“A major issue on the mental health side that is not being addressed—because we don’t have the resources to address it and the county doesn’t either—is that many senior veterans have cognitive issues and we have no place to put them,” Mullin said. “The nursing home does not solve that problem. It doesn’t even address it. There’s nothing for memory care.

“We are having issues trying to house people with memory-care issues,” he continued. “The most many will have is about $1,200 a month in Social Security benefits. The minimum for memory care in Naples is $4,000$5,000 a month.”

Instead of trying to build something new, Mullin said, Warrior Homes is working on a plan to house these veterans somewhere and pay part of their monthly rent.

“Right now they’re sleeping on benches, in their cars, in the woods. They’re just totally neglected. Their families can’t manage them,” he said, adding that county commissioners should help.

Mullin noted that the majority of homeless veterans have mental health or substance-abuse problems. Because the homeless veterans population wasn’t counted until five years ago during the Point In Time annual count, the numbers are low so Collier County doesn’t get funding and hasn’t applied for federal HUD-VASH (Veterans Affairs Support Housing) vouchers, which are part of the Section 8 housing program. However, he said, Lee County receives more vouchers than it uses, so it’s been providing Collier veterans with vouchers and five live in Warrior Homes housing.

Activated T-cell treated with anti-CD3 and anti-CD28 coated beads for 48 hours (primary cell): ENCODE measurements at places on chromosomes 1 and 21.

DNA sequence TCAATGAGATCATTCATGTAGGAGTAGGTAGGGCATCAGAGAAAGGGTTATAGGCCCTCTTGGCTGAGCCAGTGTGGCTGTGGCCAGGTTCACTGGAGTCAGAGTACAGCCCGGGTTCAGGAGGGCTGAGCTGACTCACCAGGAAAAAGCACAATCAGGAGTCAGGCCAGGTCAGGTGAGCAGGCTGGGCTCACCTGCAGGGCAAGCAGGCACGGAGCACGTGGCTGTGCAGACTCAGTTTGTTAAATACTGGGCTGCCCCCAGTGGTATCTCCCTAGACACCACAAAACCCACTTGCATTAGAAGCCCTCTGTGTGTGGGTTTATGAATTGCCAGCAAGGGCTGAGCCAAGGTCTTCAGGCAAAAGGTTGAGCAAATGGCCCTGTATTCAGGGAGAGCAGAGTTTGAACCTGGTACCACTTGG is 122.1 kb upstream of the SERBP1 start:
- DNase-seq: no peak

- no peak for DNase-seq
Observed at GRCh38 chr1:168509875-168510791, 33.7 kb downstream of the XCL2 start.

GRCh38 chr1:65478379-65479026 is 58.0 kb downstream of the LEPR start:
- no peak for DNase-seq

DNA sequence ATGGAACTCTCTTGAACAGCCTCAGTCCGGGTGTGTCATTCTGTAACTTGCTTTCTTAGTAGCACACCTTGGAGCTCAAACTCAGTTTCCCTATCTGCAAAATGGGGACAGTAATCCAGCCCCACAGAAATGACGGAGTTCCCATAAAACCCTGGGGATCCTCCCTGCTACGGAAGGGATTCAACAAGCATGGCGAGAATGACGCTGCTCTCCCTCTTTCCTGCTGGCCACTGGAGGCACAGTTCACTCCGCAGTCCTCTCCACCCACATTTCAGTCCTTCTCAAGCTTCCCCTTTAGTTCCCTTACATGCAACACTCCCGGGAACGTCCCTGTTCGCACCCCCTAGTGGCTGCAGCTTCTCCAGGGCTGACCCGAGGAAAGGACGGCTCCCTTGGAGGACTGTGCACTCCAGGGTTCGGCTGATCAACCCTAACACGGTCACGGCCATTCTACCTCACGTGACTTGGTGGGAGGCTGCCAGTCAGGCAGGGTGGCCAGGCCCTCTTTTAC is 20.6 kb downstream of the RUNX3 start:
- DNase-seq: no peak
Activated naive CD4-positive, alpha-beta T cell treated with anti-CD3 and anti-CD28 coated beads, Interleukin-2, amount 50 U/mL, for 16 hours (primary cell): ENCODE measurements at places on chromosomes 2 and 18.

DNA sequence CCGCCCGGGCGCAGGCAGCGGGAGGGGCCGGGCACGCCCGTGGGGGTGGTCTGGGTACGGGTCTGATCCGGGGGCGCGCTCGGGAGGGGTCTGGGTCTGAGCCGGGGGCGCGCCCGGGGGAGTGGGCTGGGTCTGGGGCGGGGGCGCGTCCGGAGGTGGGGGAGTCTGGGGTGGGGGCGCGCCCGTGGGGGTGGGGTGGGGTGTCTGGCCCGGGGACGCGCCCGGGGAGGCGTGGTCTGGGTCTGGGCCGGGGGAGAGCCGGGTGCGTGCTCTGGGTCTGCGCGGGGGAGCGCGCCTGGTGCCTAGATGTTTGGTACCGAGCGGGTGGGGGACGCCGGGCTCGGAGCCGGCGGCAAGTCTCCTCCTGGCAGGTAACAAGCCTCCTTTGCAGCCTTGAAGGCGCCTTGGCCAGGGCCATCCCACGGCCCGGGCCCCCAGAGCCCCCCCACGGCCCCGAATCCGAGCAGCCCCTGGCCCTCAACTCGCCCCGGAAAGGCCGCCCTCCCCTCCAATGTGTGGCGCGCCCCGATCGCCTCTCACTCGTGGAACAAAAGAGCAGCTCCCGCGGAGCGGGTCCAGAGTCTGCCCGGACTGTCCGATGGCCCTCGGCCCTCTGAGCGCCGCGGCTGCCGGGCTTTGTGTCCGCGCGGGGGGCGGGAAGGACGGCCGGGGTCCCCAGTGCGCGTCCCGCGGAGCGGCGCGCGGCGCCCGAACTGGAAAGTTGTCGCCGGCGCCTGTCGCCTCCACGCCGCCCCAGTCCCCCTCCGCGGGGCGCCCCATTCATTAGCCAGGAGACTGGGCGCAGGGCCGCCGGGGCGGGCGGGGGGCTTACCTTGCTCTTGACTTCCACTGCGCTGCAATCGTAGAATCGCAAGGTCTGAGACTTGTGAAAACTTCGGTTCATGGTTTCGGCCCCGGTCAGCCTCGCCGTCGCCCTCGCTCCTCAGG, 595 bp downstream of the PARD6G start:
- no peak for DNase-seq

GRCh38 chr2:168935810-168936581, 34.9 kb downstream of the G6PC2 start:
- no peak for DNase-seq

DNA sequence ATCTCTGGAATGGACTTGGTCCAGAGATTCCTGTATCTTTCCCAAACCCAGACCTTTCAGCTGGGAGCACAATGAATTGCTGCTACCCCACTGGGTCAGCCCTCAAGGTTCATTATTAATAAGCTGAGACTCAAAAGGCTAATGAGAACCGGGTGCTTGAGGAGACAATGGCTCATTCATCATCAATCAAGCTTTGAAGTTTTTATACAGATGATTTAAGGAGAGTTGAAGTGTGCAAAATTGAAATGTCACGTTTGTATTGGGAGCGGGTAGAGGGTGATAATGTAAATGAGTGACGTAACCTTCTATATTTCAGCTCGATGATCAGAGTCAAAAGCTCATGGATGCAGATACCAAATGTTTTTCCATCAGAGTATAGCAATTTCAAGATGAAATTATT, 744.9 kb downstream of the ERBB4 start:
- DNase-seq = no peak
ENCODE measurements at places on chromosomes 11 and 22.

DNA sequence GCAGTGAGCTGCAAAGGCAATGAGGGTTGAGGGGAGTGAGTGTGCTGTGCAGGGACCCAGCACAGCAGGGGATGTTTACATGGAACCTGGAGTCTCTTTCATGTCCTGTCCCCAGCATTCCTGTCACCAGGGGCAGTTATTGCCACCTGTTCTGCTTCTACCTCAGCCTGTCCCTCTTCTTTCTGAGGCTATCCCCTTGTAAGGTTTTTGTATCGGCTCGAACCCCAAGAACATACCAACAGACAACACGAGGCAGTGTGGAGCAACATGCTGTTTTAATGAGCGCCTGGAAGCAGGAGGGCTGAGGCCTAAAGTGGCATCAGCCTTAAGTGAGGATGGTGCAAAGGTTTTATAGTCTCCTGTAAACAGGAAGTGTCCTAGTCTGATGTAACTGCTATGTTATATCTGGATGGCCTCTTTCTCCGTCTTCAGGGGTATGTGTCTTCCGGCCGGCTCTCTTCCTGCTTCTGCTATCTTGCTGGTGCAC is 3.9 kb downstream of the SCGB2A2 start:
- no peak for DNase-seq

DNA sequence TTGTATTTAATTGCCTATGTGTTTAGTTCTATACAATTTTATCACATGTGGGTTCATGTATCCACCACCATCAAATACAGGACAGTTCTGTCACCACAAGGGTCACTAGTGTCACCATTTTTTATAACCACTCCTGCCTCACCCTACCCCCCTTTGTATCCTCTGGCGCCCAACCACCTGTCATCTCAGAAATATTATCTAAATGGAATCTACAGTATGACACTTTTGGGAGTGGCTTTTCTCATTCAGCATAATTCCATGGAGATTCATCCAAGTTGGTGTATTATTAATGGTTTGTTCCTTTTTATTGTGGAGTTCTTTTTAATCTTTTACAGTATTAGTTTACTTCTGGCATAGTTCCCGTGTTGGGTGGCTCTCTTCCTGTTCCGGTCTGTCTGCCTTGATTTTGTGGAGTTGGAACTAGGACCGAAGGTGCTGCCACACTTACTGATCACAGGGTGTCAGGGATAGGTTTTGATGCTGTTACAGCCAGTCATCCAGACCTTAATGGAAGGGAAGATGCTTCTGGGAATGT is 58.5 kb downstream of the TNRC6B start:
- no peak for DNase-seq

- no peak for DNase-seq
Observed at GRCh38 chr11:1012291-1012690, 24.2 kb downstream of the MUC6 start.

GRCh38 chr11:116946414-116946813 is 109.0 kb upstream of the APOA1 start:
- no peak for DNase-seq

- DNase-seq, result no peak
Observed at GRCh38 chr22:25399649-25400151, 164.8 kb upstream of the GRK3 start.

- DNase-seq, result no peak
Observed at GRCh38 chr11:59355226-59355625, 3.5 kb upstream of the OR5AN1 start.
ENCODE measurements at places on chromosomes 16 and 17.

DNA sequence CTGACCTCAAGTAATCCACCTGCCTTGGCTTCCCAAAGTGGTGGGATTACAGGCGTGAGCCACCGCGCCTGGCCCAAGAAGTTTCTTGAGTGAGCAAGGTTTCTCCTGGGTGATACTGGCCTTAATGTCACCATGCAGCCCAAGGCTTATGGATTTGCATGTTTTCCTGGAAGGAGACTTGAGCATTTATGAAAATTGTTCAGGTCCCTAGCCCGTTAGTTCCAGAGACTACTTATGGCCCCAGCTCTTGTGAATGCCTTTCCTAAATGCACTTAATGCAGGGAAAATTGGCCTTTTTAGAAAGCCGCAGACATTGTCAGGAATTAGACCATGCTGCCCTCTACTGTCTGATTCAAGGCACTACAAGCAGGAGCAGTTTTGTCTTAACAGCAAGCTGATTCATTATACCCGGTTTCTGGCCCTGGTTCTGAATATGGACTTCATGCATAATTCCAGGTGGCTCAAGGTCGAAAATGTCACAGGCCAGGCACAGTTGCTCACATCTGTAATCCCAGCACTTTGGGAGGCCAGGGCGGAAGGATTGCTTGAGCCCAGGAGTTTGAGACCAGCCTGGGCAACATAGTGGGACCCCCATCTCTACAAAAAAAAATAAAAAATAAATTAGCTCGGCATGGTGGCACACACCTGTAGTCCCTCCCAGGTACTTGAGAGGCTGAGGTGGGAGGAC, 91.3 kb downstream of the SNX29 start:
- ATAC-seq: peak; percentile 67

The Florida Department of Veterans Affairs operates eight skilled-nursing facilities and one assisted-living facility, but those that offer beds for memory care or Alzheimer’s disease and dementia are far from Collier County. They’re in Orlando, Port St. Lucie, Land O’ Lakes, Pembroke Pines, Port Charlotte, St. Augustine and Panama City.

Adults and children who aren’t veterans have options that include the non-profit David Lawrence Centers, Healthcare Network, NAMI, The Willough at Naples and Crossroads Behavioral Health Center.

County officials and non-profit David Lawrence Centers are working on a county-owned mental health complex, the Collier County Behavioral Health Center. The 87-bed facility would be built on five acres next to DLC’s campus off Golden Gate Parkway near Interstate 75. DLC, which will operate the center, will donate the land to the county. But in less than a year, the cost of the project grew from $44 million to $50 million and the square footage shrunk from 64,000 to 60,000, while the need continues to increase.

Over the years, the project has faced opposition from neighbors, delays due to zoning issues, increases in costs due to the pandemic and supply chain issues and more.

At a March 12 public hearing on the project, Collier County Sheriff Kevin Rambosk told the Board of County Commissioners that holding inmates who are mentally ill costs $160-$180 daily, so having a mental health care option will save his office money and staff resources.

DLC CEO Scott Burgess told commissioners that 20-25% of its patients aren’t insured and Medicaid only covers roughly 40% of costs for care. DLC hopes to generate more funds through donors and naming opportunities.